The following tips courtesy Dick Berry of Youth Alternatives.
Disappointment is part of life. Kids are sometimes disappointed when life doesn't happen like they thought it would. When this occurs, it is easy for parents to want to protect their child from having to face their disappointment. For example, a mom who was worried about her ex missing their child's birthday, might buy another birthday present and sign the dad's name. But Anthony at some point, the child must deal with his own disappointment. Otherwise it may turn into depression and significantly influence his life. The good news is you can help your child cope successfully, disappointment doesn't have to win.
You can help your child deal with disappointment by asking these questions:
1. What are you disappointed about?
A. Being clear about what he wanted by saying it or labeling it, helps make it more understandable and sometimes more manageable.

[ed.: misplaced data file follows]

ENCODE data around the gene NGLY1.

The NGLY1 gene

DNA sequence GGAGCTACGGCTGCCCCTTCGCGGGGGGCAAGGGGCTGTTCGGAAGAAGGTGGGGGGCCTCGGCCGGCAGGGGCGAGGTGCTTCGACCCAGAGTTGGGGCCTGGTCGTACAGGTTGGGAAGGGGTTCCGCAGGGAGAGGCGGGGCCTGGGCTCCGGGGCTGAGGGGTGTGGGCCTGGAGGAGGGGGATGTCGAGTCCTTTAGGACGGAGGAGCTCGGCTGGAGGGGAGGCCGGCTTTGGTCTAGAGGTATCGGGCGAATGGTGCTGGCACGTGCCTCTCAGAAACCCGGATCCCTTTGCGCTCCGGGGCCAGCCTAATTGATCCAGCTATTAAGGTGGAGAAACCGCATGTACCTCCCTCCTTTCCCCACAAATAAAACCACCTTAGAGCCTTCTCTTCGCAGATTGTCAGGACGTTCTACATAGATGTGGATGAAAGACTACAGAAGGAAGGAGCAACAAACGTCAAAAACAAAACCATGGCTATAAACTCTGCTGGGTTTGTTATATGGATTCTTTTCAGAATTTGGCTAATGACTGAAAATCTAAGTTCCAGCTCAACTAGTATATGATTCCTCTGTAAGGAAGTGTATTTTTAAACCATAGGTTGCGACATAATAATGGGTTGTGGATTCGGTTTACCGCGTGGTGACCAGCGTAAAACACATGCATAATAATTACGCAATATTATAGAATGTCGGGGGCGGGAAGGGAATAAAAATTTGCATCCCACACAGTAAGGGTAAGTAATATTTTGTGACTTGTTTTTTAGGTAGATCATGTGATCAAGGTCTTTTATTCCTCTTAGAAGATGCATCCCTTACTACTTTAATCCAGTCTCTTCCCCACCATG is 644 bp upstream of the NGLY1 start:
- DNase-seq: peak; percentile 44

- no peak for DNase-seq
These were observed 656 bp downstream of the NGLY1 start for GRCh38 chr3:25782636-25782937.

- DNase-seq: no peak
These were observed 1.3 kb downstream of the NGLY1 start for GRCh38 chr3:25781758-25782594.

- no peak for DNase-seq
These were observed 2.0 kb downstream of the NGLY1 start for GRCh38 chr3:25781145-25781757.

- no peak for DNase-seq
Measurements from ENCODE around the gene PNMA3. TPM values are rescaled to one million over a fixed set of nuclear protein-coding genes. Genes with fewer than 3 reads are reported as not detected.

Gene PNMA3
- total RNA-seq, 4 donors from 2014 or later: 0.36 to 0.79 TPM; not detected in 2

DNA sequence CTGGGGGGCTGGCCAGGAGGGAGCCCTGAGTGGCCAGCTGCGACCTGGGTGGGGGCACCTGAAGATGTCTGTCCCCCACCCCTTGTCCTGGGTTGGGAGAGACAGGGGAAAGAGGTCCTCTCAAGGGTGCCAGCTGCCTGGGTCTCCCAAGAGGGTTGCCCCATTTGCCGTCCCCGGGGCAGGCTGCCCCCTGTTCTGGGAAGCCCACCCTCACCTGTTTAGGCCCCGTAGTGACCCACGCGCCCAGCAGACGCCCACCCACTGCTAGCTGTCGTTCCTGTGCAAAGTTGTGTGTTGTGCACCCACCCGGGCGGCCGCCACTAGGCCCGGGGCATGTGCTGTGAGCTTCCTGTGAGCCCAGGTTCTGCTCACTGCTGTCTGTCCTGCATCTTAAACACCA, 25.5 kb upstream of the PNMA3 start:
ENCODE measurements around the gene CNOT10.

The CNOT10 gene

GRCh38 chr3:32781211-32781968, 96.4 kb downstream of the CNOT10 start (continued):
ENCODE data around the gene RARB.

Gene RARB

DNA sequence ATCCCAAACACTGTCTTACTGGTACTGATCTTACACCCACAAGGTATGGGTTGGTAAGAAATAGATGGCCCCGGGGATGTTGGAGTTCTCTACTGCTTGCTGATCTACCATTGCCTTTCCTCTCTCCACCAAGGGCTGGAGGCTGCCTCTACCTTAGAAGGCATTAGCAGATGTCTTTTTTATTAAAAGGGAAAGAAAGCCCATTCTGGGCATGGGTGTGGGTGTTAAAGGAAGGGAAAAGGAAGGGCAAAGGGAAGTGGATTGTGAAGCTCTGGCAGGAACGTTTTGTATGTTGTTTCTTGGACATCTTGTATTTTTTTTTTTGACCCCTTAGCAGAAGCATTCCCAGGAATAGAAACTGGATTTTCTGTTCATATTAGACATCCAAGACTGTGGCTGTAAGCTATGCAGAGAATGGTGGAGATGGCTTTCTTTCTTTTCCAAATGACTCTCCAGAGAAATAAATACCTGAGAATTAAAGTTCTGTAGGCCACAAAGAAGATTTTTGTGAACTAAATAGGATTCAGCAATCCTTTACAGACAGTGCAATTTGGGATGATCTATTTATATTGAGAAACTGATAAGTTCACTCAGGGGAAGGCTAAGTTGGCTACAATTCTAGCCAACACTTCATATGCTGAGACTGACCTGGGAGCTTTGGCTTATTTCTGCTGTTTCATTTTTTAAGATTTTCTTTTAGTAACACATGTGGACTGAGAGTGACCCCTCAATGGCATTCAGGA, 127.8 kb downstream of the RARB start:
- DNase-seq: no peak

B. It is okay to want what he wanted: I wanted Dad to call me.
2. Why is this important to you?
A. It usually means something important to your child.
B. The meaning is often tied in with feeling loved or feeling special or
C. It is better to know what assumptions your child is making. "If I
was smarter (prettier, funnier, etc.), Dad would call me.
3. Can you change this? If not, you have to figure out a way to accept it.
A. Do what he can do:
1. Do what he can do, as this allows him to take back some
of the control over his life. Did he do his best?
2. Ask for what he wants from Dad
3. Find substitutes: go fishing with Grandpa instead
B. Accept what he can't change
1. Need to turn loose of what he will never get, otherwise it
pulls him down
4. Do you want disappointment to win?
A. Help him learn to fight disappointment, not accept it
B. Do what he would normally do if you weren't disappointed.